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Joseph F. Rice School of Law

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11 Best Cybersecurity Practices to Protect Your Firm

Law firms are increasingly becoming prime targets for cyber criminals because of the vast amount of highly sensitive and confidential client and firm information in their possession. To combat ever-intensifying cybersecurity threats, the Cybersecurity Legal Task Force at the School of Law has created this list of best practices that will help protect your law firm and limit your exposure.

 1. Routine Risk Assessments

A law firm’s IT department, or outside vendor, should conduct ongoing security risk assessments, vulnerability scans, penetration tests, and system and network monitoring to protect against and detect suspicious activity and potential data breaches. The use of antivirus software is simply not enough to detect sophisticated attacks which sometimes go unnoticed for months or years.


2. Defend the Network Perimeter

Routinely monitor and test security controls. Firms should employ secure configurations and ongoing security patch management for operating systems, applications and network devices, as well as monitoring for cybersecurity risk alerts. When properly configured, the perimeter defenses only permit those activities that are required to conduct business.


3. Restrict Access to Data

Strictly control employees’ access to confidential and sensitive information. Employees should only be given the minimum level of access in order to perform the requirements of their respective role.


4. Manage Passwords and User Privileges

Review users’ password and privileges policies. A strong password consists of at least 12 to 14 characters. Additionally, the password should include a combination of letters, numbers and symbols. Moreover, law firms should limit the number of privileged accounts and monitor user activity. It is critical that law firms implement the use of multi-factor authentication where feasible and appropriate for use on all accounts that allow access to data.


5. Backup System

Develop a reliable backup strategy where the firm’s data can easily be recovered in order to maintain business continuity. Law firms should perform routine backups of data and store it offline to ensure it is impervious to threats like ransomware. All backups should be encrypted with a user-defined encryption key, whether on site, off site or stored in the cloud.


6. Conduct Security Awareness Training for Employees

Provide training and education to employees so that they are aware of the law firm’s security protocols and responsibility to protect a client’s sensitive, confidential information. Law firms should provide mandatory cybersecurity awareness training to all users at least once a year and conduct periodic (e.g. quarterly) simulated phishing exercises for employees. Sanctions should apply to those users who fail to comply with security policies and procedure.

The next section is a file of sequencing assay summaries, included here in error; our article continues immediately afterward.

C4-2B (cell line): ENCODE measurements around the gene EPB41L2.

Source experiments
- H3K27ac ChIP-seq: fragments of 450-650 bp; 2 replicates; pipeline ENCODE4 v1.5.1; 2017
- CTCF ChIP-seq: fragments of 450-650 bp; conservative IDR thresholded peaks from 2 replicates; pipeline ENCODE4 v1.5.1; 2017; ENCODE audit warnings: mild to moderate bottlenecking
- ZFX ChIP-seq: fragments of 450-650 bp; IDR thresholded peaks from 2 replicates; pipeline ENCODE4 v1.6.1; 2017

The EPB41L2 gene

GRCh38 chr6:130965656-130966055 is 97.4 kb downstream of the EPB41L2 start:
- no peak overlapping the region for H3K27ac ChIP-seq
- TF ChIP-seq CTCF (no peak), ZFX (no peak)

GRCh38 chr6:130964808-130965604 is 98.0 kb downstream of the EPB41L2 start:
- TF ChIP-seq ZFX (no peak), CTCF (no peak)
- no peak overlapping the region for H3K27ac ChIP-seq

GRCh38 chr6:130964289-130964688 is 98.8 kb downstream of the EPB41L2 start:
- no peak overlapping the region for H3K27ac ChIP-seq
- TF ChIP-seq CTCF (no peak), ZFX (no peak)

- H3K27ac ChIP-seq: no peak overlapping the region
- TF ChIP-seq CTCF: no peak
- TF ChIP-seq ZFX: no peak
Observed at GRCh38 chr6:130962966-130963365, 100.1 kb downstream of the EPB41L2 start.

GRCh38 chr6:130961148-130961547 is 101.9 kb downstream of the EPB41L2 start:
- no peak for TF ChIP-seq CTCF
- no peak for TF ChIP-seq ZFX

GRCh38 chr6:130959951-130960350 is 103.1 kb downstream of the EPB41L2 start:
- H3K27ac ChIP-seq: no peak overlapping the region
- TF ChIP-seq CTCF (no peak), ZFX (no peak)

7. Conduct Inventory of Data

Conduct an inventory of the software systems and data and assign ownership and categorization of risk; the higher the sensitivity of the information, the stronger the security protections and access controls must be.


8. Use Encryption for Transmitting Sensitive Data

Encryption is the process of changing information in such a way as to make it unreadable by anyone except those possessing special knowledge (usually referred to as a “key”) that allows them to change the information back to its original, readable form. The sending of any personally identifiable information, protected health information or other sensitive, confidential data should be sent securely, via an encrypted email as required by ABA Formal Opinion 477R.


9. Third-Party Vendor Management

Third-party vendors are one of the biggest security threats to any organization. Therefore, law firms should vet every vendor who works with the firm to ensure they exercise the same security protection as your firm. This includes requesting your vendor’s cybersecurity policies and procedures to ensure they have an appropriate program in place and conducting periodic (e.g. annual) onsite security assessments. Law firms should carefully review vendor agreements for issues regarding indemnification, cyber liability insurance, and time periods for providing notice of vendor’s “incident” or “breach.”


10. Establish an Incident Response Plan and Team... Train and Test

Create and implement an incident response plan (IRP) and team (IRT) to be prepared to quickly contain, assess and respond to a data security incident. Law firms should have a cross-organizational IRT in place, which includes not only management, but legal, human resources, procurement, finance and IT to develop and implement a plan for detecting and managing a breach. In addition, tabletop exercises should also be performed involving the IRT, preferred forensic and breach response counsel to test their readiness to respond to a real attack.


11. Purchase a Standalone Cyber Liability Insurance Policy

Examine all insurance policies in place for cyber coverage and consider purchasing a standalone cyber liability policy to cover first and third-party losses. Law firms should consult with an insurance broker, well versed in cyber liability coverage, to ensure that they are procuring sufficient coverage and limits to cover their business needs.

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